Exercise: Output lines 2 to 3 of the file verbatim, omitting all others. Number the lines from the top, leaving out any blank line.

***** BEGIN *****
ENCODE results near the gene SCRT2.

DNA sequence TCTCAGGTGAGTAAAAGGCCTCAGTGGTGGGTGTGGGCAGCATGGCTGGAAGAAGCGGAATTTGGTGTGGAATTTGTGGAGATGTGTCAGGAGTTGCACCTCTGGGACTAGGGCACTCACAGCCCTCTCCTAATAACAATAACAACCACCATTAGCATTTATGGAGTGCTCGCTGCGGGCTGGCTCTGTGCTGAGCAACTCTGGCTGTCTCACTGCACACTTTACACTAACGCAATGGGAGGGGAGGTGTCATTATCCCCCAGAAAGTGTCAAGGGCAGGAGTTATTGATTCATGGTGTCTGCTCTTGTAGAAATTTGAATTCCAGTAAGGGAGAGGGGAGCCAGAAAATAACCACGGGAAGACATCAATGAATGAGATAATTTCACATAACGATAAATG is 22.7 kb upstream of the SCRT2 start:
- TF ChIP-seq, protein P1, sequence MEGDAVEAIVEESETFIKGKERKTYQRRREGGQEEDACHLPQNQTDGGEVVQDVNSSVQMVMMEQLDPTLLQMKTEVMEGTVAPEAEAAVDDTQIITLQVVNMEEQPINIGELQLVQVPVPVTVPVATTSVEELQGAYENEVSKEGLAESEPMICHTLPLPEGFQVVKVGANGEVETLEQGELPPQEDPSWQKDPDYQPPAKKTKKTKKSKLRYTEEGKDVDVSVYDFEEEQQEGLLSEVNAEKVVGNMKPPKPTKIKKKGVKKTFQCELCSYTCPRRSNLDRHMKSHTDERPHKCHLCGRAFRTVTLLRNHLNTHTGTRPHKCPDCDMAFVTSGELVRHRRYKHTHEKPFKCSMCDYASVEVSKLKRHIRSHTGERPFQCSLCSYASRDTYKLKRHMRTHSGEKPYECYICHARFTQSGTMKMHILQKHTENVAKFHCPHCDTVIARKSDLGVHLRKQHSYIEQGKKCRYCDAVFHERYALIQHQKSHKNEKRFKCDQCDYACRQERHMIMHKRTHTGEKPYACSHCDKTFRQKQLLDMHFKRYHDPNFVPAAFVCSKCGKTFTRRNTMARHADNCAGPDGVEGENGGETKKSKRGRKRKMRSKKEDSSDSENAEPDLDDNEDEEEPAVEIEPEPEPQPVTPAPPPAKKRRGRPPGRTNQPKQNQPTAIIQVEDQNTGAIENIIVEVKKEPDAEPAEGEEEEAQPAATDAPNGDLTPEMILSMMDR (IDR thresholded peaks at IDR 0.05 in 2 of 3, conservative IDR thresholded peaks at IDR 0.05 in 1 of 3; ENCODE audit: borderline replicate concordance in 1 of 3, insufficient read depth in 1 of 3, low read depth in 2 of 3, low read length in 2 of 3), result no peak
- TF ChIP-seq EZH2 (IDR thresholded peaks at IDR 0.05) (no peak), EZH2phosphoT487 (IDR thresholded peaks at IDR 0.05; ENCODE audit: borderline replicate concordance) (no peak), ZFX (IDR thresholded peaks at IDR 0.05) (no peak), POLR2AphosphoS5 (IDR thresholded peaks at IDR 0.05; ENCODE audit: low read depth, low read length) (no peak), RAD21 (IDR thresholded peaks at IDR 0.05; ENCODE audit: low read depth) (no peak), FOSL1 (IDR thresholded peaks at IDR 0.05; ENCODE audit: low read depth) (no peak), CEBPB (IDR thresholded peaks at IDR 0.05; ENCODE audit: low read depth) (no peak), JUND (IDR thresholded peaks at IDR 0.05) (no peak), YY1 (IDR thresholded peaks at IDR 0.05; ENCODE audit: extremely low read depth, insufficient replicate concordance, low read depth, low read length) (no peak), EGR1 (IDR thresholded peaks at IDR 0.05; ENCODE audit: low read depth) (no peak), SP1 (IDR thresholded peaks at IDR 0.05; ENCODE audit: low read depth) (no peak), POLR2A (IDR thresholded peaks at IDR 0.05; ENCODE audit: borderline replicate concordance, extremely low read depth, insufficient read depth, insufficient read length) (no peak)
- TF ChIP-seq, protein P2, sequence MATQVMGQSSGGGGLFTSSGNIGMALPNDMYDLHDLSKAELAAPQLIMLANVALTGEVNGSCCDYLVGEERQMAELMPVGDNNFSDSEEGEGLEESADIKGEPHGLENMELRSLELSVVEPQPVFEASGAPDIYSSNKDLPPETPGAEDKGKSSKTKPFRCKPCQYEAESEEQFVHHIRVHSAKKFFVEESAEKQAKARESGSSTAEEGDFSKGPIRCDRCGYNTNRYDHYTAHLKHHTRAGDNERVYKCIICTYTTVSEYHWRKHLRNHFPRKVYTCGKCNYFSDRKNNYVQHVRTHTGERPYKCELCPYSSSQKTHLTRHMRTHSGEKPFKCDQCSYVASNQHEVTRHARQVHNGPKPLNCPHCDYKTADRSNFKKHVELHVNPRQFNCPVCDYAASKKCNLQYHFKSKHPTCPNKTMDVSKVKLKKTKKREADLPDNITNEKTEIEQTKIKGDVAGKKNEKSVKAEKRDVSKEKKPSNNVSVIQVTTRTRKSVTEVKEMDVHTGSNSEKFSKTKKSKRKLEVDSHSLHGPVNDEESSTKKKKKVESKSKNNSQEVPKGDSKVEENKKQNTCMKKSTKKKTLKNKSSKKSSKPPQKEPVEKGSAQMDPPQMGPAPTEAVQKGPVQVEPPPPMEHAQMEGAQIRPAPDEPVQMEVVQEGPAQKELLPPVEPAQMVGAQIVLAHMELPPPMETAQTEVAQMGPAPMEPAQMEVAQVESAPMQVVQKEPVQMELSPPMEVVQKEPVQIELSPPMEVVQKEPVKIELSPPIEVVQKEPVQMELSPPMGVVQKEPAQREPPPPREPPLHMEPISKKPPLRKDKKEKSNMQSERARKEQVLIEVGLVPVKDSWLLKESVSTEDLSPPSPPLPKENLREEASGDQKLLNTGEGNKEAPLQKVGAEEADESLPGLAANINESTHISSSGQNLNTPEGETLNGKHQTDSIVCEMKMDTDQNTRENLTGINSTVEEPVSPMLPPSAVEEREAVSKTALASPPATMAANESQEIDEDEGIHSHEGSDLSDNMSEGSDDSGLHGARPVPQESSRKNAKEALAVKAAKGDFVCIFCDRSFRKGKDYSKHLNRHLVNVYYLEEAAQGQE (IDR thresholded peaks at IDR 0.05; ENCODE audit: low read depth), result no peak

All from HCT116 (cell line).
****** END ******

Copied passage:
DNA sequence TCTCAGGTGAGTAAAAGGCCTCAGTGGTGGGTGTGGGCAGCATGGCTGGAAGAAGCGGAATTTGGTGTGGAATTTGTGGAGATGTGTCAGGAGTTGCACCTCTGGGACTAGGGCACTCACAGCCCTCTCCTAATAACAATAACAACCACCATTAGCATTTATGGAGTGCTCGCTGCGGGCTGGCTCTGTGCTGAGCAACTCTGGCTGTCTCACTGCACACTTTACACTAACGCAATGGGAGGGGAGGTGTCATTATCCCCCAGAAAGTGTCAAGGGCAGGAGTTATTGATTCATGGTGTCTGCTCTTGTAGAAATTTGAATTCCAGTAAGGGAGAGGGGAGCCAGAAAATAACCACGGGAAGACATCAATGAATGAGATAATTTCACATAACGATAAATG is 22.7 kb upstream of the SCRT2 start:
- TF ChIP-seq, protein P1, sequence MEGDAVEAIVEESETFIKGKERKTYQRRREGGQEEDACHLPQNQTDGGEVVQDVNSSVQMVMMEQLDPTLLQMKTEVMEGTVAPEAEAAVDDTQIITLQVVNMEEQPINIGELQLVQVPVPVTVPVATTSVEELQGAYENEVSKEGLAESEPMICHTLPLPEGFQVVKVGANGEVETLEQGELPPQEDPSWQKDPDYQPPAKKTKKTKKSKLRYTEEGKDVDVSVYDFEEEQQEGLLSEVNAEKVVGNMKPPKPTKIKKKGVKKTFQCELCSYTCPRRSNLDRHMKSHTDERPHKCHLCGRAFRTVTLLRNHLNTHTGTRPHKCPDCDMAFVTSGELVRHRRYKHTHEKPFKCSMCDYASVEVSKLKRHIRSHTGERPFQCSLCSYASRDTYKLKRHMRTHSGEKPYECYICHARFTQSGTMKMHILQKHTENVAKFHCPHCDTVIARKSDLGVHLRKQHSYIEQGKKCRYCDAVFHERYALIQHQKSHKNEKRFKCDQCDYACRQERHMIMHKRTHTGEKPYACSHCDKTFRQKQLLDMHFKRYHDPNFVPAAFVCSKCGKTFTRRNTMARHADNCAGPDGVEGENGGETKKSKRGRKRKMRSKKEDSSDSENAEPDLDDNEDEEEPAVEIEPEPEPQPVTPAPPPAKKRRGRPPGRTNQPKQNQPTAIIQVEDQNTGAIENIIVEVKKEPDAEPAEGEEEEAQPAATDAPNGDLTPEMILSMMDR (IDR thresholded peaks at IDR 0.05 in 2 of 3, conservative IDR thresholded peaks at IDR 0.05 in 1 of 3; ENCODE audit: borderline replicate concordance in 1 of 3, insufficient read depth in 1 of 3, low read depth in 2 of 3, low read length in 2 of 3), result no peak